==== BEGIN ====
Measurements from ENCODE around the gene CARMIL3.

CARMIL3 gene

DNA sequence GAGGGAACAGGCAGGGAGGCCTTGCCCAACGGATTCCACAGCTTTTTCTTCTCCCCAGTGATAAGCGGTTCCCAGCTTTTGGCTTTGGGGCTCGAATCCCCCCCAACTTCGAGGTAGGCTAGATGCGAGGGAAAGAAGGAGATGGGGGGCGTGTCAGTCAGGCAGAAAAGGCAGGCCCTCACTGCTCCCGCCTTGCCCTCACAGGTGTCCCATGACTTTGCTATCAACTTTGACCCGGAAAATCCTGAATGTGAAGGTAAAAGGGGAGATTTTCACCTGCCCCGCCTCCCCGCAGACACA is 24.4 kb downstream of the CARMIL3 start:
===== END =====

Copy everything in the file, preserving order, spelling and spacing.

Measurements from ENCODE around the gene CARMIL3.

CARMIL3 gene

DNA sequence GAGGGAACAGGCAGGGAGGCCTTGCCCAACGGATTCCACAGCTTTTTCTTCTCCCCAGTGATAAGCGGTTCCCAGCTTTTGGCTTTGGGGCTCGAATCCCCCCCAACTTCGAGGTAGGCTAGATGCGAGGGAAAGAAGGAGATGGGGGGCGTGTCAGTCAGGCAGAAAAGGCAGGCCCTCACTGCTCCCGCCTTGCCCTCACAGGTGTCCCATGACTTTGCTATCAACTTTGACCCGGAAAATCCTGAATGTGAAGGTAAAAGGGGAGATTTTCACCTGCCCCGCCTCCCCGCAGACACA is 24.4 kb downstream of the CARMIL3 start: